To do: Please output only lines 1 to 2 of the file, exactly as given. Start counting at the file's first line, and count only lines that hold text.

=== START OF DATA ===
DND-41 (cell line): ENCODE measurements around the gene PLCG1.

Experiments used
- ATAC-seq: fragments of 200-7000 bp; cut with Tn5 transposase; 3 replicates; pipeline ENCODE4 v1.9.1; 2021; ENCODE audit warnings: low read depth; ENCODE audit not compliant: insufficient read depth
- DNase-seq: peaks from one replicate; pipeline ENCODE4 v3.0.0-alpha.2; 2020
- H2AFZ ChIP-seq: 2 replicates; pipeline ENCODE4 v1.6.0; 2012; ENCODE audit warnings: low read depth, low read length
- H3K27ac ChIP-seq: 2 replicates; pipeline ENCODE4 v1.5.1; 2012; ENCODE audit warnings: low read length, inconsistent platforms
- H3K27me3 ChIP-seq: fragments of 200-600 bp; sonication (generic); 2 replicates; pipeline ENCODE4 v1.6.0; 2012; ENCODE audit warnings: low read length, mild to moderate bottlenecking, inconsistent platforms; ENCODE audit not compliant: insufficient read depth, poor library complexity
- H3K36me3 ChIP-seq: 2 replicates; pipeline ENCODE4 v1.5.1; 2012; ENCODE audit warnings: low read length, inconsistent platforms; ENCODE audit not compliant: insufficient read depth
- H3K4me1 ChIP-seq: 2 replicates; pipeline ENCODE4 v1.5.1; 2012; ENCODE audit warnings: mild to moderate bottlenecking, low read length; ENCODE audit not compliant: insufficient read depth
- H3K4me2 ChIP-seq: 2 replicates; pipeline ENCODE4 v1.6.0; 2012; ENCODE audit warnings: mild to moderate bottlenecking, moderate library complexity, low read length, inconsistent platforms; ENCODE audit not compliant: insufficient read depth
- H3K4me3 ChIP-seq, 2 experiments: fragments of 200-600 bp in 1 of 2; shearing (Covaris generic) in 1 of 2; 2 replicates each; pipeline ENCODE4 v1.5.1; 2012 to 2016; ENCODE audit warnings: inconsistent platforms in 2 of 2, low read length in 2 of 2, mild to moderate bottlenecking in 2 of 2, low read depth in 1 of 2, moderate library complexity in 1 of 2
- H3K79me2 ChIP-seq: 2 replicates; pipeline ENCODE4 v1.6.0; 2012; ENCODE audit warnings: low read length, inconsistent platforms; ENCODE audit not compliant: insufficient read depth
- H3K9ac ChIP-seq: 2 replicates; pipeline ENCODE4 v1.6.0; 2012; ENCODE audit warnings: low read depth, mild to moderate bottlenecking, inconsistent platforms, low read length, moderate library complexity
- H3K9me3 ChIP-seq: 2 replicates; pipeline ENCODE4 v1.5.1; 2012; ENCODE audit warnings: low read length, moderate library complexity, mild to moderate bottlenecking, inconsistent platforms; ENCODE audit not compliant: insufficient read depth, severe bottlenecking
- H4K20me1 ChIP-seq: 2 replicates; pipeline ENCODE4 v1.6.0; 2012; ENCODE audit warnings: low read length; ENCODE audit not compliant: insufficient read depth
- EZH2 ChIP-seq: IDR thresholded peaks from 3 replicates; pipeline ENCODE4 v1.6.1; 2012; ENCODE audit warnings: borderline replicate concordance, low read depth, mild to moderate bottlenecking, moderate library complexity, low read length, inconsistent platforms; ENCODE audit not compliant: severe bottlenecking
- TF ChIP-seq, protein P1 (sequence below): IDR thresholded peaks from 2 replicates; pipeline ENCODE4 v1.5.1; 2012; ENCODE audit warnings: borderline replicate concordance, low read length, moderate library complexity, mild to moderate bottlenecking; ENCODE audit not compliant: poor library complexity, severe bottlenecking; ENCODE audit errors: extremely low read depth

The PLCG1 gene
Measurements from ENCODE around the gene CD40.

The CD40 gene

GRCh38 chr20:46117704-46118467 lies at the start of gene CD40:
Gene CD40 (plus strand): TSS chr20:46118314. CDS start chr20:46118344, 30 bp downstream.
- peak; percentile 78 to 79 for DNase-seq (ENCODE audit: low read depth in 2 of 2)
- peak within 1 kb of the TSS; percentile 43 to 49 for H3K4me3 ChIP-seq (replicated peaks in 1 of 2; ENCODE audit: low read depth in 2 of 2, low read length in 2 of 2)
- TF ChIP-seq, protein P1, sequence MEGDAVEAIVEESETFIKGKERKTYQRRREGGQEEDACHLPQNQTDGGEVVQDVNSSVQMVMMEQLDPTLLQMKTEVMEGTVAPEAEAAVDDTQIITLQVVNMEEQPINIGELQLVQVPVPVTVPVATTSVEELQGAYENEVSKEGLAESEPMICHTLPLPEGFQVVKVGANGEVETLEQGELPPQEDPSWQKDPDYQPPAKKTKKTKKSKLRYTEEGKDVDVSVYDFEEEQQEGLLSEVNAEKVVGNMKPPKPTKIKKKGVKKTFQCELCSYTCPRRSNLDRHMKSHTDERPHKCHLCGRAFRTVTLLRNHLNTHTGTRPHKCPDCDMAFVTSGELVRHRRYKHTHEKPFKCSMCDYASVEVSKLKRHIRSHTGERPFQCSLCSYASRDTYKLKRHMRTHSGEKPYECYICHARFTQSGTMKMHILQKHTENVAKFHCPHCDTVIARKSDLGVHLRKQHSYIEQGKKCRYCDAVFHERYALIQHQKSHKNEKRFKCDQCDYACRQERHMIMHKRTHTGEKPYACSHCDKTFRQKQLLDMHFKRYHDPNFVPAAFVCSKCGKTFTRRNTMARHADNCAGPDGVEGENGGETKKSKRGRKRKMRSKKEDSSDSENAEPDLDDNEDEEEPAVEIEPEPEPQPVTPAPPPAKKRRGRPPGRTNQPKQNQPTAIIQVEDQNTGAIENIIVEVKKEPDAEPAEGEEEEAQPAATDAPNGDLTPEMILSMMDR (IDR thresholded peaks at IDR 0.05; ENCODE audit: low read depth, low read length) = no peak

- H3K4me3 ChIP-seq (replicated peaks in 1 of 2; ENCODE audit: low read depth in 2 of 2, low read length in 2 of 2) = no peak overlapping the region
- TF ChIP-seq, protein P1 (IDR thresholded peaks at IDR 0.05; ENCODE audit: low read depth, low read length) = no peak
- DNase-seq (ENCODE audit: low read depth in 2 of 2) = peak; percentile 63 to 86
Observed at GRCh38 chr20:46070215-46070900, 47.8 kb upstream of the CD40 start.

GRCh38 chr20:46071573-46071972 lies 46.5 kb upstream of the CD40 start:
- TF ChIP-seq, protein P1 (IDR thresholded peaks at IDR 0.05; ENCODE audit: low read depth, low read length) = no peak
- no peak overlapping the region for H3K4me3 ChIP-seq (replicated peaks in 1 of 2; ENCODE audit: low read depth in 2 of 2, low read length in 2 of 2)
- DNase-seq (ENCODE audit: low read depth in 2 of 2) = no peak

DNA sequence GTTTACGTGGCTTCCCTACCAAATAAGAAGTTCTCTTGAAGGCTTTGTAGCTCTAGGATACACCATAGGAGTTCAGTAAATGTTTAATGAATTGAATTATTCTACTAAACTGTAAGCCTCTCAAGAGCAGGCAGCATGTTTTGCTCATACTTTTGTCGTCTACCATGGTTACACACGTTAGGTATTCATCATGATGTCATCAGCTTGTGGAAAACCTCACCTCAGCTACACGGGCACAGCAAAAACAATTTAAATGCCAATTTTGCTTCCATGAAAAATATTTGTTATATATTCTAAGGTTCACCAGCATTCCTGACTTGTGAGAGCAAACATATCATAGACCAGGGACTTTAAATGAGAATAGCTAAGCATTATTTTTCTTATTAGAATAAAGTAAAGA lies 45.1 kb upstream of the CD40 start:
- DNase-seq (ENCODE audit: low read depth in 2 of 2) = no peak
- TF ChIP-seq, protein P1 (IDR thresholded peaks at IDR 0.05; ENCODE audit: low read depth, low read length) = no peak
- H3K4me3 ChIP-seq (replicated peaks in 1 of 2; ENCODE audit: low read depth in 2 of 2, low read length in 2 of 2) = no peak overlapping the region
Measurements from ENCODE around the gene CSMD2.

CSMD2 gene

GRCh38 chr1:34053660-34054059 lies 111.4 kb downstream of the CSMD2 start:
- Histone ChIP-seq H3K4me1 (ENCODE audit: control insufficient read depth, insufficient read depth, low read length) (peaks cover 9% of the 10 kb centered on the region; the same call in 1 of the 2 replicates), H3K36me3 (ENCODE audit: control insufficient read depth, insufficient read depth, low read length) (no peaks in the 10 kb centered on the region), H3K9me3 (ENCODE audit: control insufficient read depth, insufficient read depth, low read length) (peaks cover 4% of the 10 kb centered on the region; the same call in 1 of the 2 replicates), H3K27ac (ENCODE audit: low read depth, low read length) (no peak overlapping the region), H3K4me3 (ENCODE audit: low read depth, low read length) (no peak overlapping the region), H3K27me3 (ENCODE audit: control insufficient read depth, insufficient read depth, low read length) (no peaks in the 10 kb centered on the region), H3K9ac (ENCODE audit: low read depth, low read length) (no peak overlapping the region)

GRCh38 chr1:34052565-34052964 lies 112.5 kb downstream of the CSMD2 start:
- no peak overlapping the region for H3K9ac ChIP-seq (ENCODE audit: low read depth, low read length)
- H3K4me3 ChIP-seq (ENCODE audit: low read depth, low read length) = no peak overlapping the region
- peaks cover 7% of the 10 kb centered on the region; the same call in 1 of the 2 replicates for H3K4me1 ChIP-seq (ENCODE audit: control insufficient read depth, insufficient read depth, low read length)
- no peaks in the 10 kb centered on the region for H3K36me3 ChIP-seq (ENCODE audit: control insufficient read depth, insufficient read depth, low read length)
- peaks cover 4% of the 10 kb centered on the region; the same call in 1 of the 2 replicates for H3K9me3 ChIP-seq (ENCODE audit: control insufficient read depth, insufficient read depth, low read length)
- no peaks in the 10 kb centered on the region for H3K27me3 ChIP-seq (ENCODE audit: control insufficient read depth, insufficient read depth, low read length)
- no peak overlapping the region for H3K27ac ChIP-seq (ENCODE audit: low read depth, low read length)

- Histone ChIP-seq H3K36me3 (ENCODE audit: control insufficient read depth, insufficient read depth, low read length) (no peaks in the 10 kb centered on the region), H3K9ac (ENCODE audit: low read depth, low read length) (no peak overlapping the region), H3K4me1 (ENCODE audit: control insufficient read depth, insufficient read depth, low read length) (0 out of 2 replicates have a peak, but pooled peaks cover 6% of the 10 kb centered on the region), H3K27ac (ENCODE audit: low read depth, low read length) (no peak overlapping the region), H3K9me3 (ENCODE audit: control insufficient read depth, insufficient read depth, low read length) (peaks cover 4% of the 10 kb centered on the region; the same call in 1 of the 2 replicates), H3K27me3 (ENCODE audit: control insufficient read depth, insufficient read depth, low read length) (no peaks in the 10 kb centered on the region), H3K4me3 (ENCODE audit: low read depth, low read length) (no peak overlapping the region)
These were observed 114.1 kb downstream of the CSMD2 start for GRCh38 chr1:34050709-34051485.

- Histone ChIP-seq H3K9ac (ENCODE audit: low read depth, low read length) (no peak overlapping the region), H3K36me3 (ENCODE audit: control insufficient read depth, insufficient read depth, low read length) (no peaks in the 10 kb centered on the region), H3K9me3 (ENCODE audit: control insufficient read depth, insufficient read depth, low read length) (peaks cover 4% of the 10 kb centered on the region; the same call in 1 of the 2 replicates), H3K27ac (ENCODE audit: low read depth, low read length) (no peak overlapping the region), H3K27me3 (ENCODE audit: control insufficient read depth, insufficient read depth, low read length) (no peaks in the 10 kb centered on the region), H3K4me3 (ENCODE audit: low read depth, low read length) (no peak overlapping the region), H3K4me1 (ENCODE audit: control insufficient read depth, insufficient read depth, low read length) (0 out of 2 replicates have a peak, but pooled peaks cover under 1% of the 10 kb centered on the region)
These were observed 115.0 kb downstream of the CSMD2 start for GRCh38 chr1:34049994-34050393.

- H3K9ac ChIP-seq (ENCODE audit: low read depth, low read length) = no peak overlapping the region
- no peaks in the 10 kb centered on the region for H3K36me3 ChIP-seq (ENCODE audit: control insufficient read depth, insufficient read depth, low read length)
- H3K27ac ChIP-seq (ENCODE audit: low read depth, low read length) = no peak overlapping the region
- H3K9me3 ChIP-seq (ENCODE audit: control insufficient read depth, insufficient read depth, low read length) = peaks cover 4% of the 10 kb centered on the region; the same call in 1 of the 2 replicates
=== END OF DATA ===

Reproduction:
DND-41 (cell line): ENCODE measurements around the gene PLCG1.

Experiments used